Fair enough... I admit we didn't look when we put together our test rig, but you live and learn. And I'll definitely be taking a look for some DB test tools.

A big idea I'll be taking away is the thought that we could put together a benchmarking system for our products. This isn't a new thought but rather an old one presented in a new way. Why shouldn't we put together a run that kicks off every night and warns us when we've just killed the performance of the system. It's just about running a smoke test and getting easy to read latency numbers back. Why not? Oh, I'll tell you why not... We need production hardware ;)

She then gave us a simple approach to start performance testing with, a series of steps we can follow to start grabbing some useful numbers quickly:

  • Set up a realistic environment
  • Stress test
    • Check the overload behaviour
    • Find the 80% load point
  • Build a performance test based on the 80%
    • Make it run long enough for a steady state to appear
    • Give it time to warm up at the start
    • Collect the throughput and latency numbers for the app and the machine performance stats.


If I wasn't already married, I might have fallen in love :)

Main message: You CAN performance test with off the (open source) shelf software, it just takes clarity of purpose, infrastructure, a production like deployment and time.

Oh, and you're always happiest in a conference when someone tells you something you already know ;)




Testing Mobile Frameworks with FitNesse: (Google video)

As the last one before lunch Uffe Koch took the floor with a pretty straightforward talk. By this time I was sick of hearing about mobile testing ;)
The thing is, the manual testing problem is so big with mobiles that it's prime for automation.

It turned out that he gave a pretty good talk on the fundamentals of story (or functional) testing practice. For a different audience, this would have been a fantastic talk, but unfortunately, I think most people here are already doing many of the things.

A lot of the early part of the discussion crossed over between the Fit and Literate Testing talks from the day before, though the ideas weren't presented in the same kind of depth. The suggestion that the test definition language of 'click 1 button' was a domain was pushing it, but the point is reasonably valid. The structure of test definition languages need to be very different to the programming languages we're used to. This is one of the winning points of Fit, since its presentation is very different to Java, C# or whatever it's approached by the developers in a very different way. Kudos to Uffe for realising this explicitly and producing a language for driving the app framework.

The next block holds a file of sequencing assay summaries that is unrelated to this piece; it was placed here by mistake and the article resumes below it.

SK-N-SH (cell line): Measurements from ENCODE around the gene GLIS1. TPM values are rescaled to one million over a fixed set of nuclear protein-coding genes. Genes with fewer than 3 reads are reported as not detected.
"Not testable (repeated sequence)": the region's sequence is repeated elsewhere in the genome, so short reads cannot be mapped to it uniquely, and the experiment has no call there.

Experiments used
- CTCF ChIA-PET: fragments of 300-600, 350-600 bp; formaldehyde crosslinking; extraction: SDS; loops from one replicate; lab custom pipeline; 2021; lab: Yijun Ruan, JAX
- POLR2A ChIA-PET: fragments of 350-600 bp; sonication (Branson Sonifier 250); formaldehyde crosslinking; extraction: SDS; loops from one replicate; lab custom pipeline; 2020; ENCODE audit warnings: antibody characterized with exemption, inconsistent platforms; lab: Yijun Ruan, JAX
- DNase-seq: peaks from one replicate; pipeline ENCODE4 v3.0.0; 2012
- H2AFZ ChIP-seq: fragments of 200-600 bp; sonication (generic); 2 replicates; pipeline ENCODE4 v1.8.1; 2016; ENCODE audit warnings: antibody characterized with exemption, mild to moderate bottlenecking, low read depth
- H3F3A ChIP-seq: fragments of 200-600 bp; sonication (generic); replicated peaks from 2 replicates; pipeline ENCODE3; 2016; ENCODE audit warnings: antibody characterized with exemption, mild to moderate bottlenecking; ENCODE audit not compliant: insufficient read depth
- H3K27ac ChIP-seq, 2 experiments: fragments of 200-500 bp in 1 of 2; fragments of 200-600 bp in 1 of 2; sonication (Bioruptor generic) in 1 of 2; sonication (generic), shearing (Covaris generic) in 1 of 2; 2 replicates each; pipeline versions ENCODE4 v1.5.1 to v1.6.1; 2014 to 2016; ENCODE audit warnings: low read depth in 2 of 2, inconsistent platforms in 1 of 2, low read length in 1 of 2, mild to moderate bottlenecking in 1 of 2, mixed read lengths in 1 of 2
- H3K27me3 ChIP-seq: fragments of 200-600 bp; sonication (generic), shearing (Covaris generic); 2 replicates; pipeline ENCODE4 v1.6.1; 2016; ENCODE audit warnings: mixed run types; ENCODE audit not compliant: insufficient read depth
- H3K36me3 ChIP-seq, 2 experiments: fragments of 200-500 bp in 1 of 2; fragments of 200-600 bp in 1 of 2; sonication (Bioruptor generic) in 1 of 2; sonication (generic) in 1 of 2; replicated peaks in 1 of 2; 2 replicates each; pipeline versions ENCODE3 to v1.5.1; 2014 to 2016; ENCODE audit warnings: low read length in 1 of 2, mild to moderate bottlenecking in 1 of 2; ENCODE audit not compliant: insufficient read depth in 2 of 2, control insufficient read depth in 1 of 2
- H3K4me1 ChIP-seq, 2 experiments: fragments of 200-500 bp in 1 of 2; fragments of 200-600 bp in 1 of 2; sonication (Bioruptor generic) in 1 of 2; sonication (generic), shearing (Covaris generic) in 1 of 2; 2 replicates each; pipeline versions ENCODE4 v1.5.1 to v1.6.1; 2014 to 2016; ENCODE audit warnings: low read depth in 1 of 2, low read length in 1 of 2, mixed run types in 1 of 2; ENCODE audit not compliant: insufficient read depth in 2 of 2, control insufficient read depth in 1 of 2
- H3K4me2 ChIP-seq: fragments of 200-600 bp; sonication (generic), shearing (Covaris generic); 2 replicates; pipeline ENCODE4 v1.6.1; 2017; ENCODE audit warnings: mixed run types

His team have put together a UI object set that can be driven through the serial or USB port of a phone and can report the UI state back to the tester at any time, passing it to the tester as an XML document.

It's very similar to our method. We do it so that the test don't need to know about page structure, just the individual components; so we don't need to worry with things like XPath when we want to extract data from the page; so our story tests aren't as brittle as they could be. They're doing this to solve the problem of screen scraping from a phone.

It's an elegant solution to testing these phones and whilst Uffe admits that it means you're not testing the real front end, or the real screen display, it allows them to hook up a phone to the test rig and run the full suite. I'm sure those tests must take and age though... doing a UI test of a web page is bad enough, but some of those phones can take some time to respond! I'd like to see the continuous integration environment. I've got an image of 500 Dell machines hooked up to different phones through masses of cables. That'd be cool!

The common FitNesse question did come up: How did you address the version control of the FitNesse scripts. Like everyone else (it seems), the archiving was switched off, local copies of the wikis were created and they got checked into the same version control as the code when they were changed. I really feel I've got to ask the question: If this is the way everyone does it, why isn't there an extension to the suite to allow this out of the box?

Main message: With a bit of thought and design even the most difficult to test targets can be tested. You just might need a tiny touch of emulation in there.




And that led us on to lunch...

2 Comments:

At 15 September 2006 at 14:23, Anonymous Bob Binder said...

Re "Objects -- They Just Work"

The purpose of this talk was to share an important insight into how the architecture of object-oriented automated testing frameworks limits their functionality and what can be done about this.